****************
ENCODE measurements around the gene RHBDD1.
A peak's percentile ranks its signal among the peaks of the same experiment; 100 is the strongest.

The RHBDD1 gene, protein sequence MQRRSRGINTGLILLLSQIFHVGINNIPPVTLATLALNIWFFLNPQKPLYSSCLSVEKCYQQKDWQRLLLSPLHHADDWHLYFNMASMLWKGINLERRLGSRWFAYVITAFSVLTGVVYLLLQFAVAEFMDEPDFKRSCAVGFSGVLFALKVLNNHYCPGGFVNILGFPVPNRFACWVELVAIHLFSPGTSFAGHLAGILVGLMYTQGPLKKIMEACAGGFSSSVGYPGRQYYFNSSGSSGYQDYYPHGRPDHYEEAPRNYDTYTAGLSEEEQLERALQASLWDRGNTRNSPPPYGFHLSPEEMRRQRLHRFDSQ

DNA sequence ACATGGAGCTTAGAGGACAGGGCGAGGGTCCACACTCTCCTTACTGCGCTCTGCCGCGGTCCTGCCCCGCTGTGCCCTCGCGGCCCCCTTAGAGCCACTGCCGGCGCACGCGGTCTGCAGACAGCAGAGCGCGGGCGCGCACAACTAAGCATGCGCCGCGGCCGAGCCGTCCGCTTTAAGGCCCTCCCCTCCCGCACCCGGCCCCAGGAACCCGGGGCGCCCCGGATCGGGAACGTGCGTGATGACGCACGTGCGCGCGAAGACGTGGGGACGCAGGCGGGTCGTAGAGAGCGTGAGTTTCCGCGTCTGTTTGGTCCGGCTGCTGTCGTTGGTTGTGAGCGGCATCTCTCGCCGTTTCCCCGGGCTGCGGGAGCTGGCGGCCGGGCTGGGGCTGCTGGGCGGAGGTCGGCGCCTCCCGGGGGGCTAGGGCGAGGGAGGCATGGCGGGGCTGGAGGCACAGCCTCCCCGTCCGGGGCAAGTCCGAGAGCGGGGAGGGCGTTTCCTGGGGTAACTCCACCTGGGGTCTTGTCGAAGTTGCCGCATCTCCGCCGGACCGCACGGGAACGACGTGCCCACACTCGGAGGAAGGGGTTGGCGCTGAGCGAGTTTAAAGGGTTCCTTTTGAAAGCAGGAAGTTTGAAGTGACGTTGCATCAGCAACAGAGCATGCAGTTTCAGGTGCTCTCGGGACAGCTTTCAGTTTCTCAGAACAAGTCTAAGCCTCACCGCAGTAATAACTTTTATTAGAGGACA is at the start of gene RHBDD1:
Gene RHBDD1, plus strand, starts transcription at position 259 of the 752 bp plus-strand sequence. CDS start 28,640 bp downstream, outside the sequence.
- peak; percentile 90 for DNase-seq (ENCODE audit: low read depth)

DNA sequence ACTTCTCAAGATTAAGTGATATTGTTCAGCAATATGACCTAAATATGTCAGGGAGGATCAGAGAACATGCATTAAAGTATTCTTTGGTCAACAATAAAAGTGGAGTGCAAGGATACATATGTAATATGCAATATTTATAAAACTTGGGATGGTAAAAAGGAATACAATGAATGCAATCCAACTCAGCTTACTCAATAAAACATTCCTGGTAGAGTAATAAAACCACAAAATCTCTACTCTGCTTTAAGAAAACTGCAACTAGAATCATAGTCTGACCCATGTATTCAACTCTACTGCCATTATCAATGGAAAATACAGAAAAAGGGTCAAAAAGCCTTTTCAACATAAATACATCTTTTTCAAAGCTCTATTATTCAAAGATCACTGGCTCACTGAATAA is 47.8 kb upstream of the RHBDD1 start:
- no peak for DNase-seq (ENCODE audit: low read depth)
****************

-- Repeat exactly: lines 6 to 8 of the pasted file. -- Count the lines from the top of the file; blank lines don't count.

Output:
- peak; percentile 90 for DNase-seq (ENCODE audit: low read depth)

DNA sequence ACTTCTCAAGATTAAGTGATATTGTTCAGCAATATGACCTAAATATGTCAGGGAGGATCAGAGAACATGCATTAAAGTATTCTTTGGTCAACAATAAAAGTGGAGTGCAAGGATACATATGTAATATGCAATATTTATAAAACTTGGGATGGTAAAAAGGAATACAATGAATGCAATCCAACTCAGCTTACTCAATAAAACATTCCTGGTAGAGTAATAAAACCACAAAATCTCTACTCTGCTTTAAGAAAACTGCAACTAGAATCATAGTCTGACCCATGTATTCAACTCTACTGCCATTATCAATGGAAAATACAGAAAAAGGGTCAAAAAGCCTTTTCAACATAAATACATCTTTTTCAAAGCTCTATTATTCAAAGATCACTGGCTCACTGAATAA is 47.8 kb upstream of the RHBDD1 start:
- no peak for DNase-seq (ENCODE audit: low read depth)